When light waves pass from water to air, the rays are bent, yielding the impression that something in the water is closer to us than it actually is. The key to this bending phenomenon of light, called “refraction,” lies in the difference in density between water and air.

When light passes through air masses of different densities, the same bending occurs, though to a smaller degree. Heat from the earth sometimes warms a layer of low – lying air, decreasing its density. The difference in density between the warm air close to the ground and the rest of the air above it causes light to bend and play tricks on our eyes.

Halos, Sun Dogs, and Sun Pillars

When light passes through tiny ice particles—smaller than about twenty-millionths of a meter—the crystals act like prisms that refract the light about 22 degrees. The result is a white halo circling the sun or moon. When the ice particles are slightly larger, with a hexagonal pencil shape, an arc at 46 degrees from the sun or moon can appear.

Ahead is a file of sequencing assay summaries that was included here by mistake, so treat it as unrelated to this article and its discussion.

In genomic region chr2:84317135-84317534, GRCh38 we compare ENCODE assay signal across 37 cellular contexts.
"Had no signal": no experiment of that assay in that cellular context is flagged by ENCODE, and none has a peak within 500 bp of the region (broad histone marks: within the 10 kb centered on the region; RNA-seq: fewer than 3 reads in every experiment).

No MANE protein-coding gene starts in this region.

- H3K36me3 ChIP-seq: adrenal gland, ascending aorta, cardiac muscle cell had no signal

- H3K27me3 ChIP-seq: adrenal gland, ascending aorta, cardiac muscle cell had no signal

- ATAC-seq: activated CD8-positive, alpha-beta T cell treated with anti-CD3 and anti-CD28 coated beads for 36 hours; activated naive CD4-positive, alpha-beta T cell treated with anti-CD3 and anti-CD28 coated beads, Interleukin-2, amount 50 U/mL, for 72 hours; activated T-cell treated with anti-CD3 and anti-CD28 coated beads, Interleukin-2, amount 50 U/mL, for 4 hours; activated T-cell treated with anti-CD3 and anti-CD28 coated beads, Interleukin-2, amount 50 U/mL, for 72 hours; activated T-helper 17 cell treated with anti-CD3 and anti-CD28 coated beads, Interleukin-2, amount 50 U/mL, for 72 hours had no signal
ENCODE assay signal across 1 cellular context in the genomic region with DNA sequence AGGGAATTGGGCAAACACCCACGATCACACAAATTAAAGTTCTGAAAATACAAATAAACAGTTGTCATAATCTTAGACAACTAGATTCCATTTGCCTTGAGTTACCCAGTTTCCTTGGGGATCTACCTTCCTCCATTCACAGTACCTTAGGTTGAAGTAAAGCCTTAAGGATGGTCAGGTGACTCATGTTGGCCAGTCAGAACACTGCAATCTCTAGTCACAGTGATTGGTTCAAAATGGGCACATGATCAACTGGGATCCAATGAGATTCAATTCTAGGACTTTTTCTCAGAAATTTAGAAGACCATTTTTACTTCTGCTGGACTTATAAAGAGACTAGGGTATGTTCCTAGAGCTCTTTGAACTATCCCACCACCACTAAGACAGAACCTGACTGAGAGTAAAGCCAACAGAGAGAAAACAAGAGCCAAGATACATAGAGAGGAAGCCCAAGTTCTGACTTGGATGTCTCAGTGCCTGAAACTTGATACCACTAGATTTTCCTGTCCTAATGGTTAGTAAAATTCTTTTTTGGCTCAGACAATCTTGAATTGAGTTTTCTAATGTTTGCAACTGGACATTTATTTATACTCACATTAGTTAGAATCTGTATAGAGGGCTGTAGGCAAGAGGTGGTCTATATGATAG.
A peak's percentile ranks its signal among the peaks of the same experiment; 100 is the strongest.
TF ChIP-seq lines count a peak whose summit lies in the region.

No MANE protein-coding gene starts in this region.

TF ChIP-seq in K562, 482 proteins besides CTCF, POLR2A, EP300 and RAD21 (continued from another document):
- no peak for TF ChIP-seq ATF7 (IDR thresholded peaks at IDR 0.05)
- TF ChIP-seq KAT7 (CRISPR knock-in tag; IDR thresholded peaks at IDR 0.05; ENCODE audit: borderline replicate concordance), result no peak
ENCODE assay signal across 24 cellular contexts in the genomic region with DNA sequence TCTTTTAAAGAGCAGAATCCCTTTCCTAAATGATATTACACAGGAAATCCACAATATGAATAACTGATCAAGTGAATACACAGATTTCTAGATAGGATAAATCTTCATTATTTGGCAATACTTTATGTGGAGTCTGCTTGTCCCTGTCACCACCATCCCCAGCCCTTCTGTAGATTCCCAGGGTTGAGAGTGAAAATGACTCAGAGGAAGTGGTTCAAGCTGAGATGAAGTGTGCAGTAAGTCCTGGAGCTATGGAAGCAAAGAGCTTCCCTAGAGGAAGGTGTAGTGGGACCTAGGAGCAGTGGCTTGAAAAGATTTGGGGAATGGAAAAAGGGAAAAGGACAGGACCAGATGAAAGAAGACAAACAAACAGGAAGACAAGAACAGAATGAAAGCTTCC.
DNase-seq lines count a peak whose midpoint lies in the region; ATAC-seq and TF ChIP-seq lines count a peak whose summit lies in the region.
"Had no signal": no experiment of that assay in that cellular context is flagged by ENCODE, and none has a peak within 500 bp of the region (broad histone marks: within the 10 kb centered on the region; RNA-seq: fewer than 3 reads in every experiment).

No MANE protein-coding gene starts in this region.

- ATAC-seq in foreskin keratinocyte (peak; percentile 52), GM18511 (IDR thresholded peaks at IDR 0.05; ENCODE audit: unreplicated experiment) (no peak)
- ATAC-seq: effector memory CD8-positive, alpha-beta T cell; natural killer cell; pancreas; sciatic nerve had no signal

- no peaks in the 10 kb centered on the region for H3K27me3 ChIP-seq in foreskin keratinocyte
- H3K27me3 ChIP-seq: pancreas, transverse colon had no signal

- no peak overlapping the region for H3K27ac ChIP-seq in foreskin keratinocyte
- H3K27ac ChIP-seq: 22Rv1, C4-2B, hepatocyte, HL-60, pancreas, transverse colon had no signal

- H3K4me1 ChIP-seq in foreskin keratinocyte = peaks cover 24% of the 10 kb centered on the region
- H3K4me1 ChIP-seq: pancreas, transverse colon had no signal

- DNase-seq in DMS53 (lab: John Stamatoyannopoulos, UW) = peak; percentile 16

When large ice particles—about thirty-millionths of a meter—are flat and platelike, they tend to orient themselves horizontally as they fall to earth. Sunlight passing through them bends about 22 degrees, and when the sun is near the horizon, a person on the ground or in an airplane can sometimes see sun dogs, or “mock suns,” on either side of the real one.

One optical phenomenon that is caused by light bouncing off of an object—reflection—rather than light bending an object through an object—refraction—is the “sun pillar.” When the sun is low to the horizon, small platelike horizontal ice crystals sometimes reflect sunlight off their bottom surfaces. The result is a pillar of light that appears to rest on top of the sun.


On Course

If you’re ever lucky enough to see a "tertiary" rainbow, the kind that have three distinct rings, you’ll never forget it The only j tertiary rainbow I’ve seen I occurred in New Mexico when ‘ my wife and I were driving from Albuquerque to Santa Fe. Against a backdrop of towering black clouds to the east, we saw a bril­liant rainbow caused by late afternoon sun in the west After a minute, a rare secondary rain­bow appeared. Finally, a tertiary rainbow appeared. It was a vision of nature we’ll always remember.

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